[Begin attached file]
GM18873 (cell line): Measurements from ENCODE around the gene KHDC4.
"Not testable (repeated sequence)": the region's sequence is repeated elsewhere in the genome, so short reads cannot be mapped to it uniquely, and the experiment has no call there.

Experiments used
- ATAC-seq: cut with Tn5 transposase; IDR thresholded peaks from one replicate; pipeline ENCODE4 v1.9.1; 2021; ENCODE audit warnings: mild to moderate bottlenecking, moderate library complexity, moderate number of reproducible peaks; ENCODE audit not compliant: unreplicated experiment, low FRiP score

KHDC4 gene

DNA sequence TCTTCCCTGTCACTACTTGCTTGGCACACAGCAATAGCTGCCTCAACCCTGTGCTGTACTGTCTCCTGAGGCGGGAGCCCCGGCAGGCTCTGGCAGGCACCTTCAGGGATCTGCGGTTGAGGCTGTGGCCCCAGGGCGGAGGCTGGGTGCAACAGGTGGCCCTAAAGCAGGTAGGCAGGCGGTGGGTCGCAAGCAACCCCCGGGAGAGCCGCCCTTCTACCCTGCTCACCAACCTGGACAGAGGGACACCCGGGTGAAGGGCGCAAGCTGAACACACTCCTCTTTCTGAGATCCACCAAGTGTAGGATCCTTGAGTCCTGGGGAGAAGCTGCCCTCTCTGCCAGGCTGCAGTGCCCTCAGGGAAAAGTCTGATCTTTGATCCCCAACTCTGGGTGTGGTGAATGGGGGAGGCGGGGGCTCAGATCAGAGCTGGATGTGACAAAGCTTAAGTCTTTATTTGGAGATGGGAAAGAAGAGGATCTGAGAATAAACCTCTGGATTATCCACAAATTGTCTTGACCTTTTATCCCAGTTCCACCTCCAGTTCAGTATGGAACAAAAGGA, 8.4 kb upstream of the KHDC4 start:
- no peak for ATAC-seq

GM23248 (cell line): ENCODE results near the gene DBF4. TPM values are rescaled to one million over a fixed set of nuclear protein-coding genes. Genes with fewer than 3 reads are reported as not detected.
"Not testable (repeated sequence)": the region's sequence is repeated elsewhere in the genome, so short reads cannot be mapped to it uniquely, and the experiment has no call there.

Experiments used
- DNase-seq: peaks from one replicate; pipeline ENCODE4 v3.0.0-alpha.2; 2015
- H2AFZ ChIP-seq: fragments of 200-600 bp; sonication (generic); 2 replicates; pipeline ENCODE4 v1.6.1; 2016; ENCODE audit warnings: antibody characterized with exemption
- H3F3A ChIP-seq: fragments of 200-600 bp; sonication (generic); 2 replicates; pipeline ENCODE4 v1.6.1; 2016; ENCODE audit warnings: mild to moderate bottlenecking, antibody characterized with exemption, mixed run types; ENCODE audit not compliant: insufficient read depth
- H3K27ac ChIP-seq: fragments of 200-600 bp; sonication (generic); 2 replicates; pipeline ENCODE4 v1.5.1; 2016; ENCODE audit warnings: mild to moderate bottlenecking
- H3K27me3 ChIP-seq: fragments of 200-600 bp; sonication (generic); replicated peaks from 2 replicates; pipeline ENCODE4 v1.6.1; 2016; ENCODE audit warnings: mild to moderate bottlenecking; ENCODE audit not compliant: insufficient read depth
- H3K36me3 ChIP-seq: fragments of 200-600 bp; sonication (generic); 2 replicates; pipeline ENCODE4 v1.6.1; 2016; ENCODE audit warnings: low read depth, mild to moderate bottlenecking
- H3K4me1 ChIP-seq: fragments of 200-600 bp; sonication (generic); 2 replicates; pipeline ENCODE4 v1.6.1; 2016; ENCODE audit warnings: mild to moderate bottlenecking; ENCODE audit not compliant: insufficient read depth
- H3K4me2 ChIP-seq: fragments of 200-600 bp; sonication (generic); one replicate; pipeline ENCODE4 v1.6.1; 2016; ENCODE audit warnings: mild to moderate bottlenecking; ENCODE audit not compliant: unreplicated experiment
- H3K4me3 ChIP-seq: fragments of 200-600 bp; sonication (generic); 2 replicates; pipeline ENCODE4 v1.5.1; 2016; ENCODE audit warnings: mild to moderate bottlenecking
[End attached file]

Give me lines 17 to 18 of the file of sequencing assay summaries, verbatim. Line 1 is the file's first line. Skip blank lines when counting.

- H3K4me1 ChIP-seq: fragments of 200-600 bp; sonication (generic); 2 replicates; pipeline ENCODE4 v1.6.1; 2016; ENCODE audit warnings: mild to moderate bottlenecking; ENCODE audit not compliant: insufficient read depth
- H3K4me2 ChIP-seq: fragments of 200-600 bp; sonication (generic); one replicate; pipeline ENCODE4 v1.6.1; 2016; ENCODE audit warnings: mild to moderate bottlenecking; ENCODE audit not compliant: unreplicated experiment